"Come in, Sally," cried her father, "come in, my child; and thank you with all my heart."

"What for, father?" asked Sarah, surprised. Read more... )

to be continued
seminarist: (milord)
Meanwhile, her cousin, Ellen Jones, went to school every day, both morning and afternoon; and, being a quick child, she got on well with her book, so that at ten years old she could read and write very nicely. Mrs. Jones was very much pleased with her progress, and looked forward with pleasure to the time when Ellen should be able to turn her learning to some use. Every morning and evening she made her little girl read a chapter in the Bible to her, after which she questioned her as to the meaning of what she had read. The poor widow often said that her only comfort on earth was this child; and she was very anxious to do all that a parent could to bring her up in the right path; and, in many ways, she was rewarded for her anxiety and care.

At ten years of age, Ellen was an industrious little girl, very fond of her mother, clean, active, and desirous to do what was right. But her fault was Read more... )

to be continued
seminarist: (milord)
Ellen Jones was the only child of a poor widow, who lived in the pretty village of Rosedale. Her father died when she was quite a baby, so that she could not remember ever to have seen him. Her mother was a clean, tidy woman, and supported herself and her child by taking in washing and needlework. She had a sister living in the same village, whose husband was a blacksmith; his name was Brown.

Mrs. Brown had several children, the eldest of whom was only a year older than her cousin Ellen Jones. Sarah (for that was the name of Mrs. Brown's eldest daughter) was an active, good-tempered girl, and of great use to her mother in helping her to look after the children, and to clean the house. Her mother could not spare her to go to school, except in the afternoon, as there was plenty for her to do at home in the morning, in order to keep everything tidy and comfortable. Sarah sometimes complained, and thought it unkind of her mother to prevent her from going to school. She said one day to Mrs. Stanley, the minister's wife, that it was very hard to be obliged to stay and scrub the house when her cousin Ellen was learning to read and write. Read more... )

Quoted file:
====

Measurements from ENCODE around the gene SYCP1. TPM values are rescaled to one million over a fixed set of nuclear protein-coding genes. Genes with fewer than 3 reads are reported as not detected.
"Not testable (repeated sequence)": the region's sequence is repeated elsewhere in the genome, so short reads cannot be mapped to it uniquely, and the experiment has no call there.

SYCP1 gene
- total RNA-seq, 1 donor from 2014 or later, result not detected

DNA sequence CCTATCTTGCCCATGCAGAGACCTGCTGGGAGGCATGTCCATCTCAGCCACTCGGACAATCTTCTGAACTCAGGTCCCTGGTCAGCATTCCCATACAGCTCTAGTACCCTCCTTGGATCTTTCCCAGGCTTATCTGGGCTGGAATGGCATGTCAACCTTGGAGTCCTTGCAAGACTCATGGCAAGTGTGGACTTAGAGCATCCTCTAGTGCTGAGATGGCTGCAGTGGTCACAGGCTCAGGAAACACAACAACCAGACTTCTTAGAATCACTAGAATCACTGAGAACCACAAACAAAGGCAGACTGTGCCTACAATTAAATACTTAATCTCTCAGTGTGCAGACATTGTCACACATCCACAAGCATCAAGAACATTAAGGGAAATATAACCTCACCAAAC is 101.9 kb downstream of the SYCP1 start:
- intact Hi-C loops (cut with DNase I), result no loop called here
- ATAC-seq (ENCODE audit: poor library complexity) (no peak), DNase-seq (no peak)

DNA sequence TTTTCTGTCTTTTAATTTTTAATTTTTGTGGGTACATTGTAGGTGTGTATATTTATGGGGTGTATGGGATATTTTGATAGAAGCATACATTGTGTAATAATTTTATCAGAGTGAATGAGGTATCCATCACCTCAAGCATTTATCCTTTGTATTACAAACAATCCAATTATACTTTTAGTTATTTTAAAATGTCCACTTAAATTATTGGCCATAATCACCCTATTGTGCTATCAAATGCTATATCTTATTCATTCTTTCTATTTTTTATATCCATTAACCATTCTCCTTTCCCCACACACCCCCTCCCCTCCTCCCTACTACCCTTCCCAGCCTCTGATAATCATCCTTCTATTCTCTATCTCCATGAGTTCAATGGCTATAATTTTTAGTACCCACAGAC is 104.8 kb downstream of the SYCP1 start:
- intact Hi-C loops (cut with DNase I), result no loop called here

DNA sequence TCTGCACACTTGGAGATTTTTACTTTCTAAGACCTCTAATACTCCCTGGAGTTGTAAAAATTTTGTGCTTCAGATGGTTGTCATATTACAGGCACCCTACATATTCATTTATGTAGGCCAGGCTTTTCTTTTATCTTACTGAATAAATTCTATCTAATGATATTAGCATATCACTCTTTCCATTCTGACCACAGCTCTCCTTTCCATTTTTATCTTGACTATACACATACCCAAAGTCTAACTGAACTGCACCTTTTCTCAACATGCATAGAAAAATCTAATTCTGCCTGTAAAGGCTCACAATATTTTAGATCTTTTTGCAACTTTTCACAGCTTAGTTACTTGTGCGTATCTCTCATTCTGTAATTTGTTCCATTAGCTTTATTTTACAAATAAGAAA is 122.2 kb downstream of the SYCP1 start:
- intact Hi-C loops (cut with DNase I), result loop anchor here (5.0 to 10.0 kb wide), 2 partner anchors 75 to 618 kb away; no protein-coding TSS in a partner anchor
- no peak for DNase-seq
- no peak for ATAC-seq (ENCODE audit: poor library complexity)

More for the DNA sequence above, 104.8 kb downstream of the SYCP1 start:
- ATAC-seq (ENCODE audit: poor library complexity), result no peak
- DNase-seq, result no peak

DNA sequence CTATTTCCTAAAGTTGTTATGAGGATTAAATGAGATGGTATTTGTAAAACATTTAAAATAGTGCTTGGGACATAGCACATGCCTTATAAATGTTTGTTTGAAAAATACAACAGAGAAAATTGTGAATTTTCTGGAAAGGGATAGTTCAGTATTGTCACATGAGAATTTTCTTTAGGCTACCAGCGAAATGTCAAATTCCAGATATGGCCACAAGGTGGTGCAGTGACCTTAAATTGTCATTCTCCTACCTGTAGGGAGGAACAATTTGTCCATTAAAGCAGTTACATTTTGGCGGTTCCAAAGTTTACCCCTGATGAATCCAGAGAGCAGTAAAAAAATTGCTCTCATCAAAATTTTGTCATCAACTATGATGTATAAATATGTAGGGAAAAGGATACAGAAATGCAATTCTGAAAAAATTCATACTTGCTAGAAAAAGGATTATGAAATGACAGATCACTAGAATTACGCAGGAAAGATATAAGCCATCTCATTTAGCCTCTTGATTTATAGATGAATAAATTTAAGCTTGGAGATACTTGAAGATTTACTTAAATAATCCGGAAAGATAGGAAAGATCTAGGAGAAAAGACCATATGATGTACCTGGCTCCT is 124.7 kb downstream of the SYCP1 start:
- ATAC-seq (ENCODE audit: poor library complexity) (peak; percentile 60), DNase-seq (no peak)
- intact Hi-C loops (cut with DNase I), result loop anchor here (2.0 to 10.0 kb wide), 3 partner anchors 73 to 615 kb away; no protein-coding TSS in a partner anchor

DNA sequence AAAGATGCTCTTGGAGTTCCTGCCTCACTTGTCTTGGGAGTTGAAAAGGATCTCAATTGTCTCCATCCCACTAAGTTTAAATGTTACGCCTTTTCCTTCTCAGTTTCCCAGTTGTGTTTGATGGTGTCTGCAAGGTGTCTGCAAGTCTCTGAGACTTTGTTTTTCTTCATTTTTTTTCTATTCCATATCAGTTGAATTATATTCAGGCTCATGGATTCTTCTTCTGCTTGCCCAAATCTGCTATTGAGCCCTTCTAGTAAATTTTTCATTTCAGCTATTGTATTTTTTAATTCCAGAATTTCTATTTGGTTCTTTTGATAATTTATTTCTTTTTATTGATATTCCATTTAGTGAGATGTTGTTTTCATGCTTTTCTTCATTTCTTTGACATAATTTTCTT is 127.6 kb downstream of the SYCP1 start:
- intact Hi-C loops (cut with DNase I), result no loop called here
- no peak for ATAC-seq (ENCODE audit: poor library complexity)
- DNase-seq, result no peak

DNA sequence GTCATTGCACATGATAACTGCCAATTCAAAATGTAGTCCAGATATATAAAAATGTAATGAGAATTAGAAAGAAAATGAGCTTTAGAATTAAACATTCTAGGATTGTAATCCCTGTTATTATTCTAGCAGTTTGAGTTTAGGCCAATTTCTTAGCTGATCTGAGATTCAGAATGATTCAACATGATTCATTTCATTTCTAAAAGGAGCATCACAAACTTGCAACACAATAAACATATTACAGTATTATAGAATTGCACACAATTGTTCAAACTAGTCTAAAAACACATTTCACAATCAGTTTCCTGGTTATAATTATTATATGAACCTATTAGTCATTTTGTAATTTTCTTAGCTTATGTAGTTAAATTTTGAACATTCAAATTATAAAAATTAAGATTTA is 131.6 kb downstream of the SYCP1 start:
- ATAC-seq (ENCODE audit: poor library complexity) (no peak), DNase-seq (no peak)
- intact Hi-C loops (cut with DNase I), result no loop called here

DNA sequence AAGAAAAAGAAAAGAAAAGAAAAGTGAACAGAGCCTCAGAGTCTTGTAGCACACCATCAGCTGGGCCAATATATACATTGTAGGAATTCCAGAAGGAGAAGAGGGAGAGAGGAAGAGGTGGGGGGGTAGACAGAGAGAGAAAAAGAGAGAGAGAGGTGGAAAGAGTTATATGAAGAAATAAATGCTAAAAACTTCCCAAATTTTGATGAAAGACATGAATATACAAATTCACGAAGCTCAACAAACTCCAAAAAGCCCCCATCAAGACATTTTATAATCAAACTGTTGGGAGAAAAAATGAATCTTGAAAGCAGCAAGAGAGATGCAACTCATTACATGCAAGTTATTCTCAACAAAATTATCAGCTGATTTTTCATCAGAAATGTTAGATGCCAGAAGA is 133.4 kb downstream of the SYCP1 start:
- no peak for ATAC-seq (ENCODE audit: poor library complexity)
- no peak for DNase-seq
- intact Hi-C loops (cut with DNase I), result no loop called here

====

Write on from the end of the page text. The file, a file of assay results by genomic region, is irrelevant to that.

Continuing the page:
*A sampler is a rectangular piece of (usually white) cloth, on which alphabet was embroidered ('marked'), together with a motto, a short prayer or a verse, and decorated with a simple ornament. It was usually made by a girl learning needlework as a mark of her accomplishment.

to be continued
seminarist: (milord)
found by the present scribe in a dark corner of an old Philadelphia bookstore.

Ellen and Sarah,
The Sampler

In a peaceful village of Rosedale, tension grows.
Ten innocent girls were chosen.
Only one is to win the coveted prize.
Who shall it be?

She was industrious, fond of her mother, clean and active. But her fault was vanity. She resolved to overcome it. Alas! she forgot her own weakness...

A gripping tale of vanity, sin and pain. Of struggle, rivalry and bitter resentment. Of false hopes vanquished and vice crushed.

Who shall it be?

Look for the first installment shortly in this journal!

April 2017